The new album has a new sound — it’s more mellow and less in-your-face. Having seen their dramatic stage presence last year, I was eager to absorb the same energy, considering the rut the weather had left the audience in. However, the band seemed a bit more raw, less polished, and way less dramatic. They played new tracks like “Nine in the Afternoon” that are still pop-infused but don’t have that dramatic flair that the band was associated with. Maybe they’ve grown up…but either way, the show didn’t have the same effect. The band also played tracks off their debut release, A Fever You Can’t Sweat Out, such as “But It’s Better If You Do,” “Camisado,” and even “I Write Sins, Not Tragedies.” The harmonies were tighter, and the solos were more impromptu than their last performance. They even had some random fireworks in the night sky, though unlike their close to the Fourth of July performance last year, there was no reasoning for fireworks on a cold rainy night.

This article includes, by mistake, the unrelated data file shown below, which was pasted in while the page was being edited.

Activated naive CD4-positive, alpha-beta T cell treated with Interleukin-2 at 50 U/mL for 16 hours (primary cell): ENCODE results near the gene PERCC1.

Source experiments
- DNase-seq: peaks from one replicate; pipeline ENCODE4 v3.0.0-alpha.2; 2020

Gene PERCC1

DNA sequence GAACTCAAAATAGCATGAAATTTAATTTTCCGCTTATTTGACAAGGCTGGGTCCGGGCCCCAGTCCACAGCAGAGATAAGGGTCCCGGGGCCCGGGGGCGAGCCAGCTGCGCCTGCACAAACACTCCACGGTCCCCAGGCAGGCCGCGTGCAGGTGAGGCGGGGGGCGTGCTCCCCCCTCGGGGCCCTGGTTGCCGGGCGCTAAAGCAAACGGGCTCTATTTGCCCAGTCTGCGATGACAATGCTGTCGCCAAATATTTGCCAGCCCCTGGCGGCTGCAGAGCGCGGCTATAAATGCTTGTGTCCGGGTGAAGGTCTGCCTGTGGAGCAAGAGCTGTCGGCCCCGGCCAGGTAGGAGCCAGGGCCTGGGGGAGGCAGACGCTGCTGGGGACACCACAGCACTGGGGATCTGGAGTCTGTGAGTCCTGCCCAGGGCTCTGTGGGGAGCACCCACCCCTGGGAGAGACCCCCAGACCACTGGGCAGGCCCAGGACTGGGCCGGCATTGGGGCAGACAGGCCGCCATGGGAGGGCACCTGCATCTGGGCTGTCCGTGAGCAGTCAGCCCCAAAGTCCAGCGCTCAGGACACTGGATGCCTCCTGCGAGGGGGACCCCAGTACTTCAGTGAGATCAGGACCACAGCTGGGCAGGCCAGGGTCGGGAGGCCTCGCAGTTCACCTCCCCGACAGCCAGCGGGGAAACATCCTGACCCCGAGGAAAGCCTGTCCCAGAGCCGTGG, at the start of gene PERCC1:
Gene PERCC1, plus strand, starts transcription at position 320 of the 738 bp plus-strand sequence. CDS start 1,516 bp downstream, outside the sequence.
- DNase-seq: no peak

The band began to chat with the crowd, asking for a trip to the beach. While some fans were hanging on their every last word and singing to every track, others didn’t feel the same way. After the band played “I Write Sins, Not Tragedies,” a large group of people began to leave the show. Was it that the old tracks seemed a bit more raw or maybe it was the weather? Either way, the band didn’t seem to have the same appeal to the crowd as they did one year ago, and it showed with the audience participation. While Panic seemed to put more effort into their performance, they didn’t have the same level of dramatic flair that demanded all attention, with pop-infused hooks that would be stuck in your head for days.
I wouldn’t diagnose a case of sophomore slump — I don’t think that’s the case at all. I think some may just have been attracted their previous image, and the band has evolved into a new sound and new look — sans the exclamation point.
Either way, the tour was focused on not only bringing people together to hear music, but also to encourage a more environmentally-friendly outlook. Let’s hope the crowd walked away with something.
To see more photos from the Orlando date of this tour, go to www.jencray.com.
The Honda Civic Tour: civictour.honda.com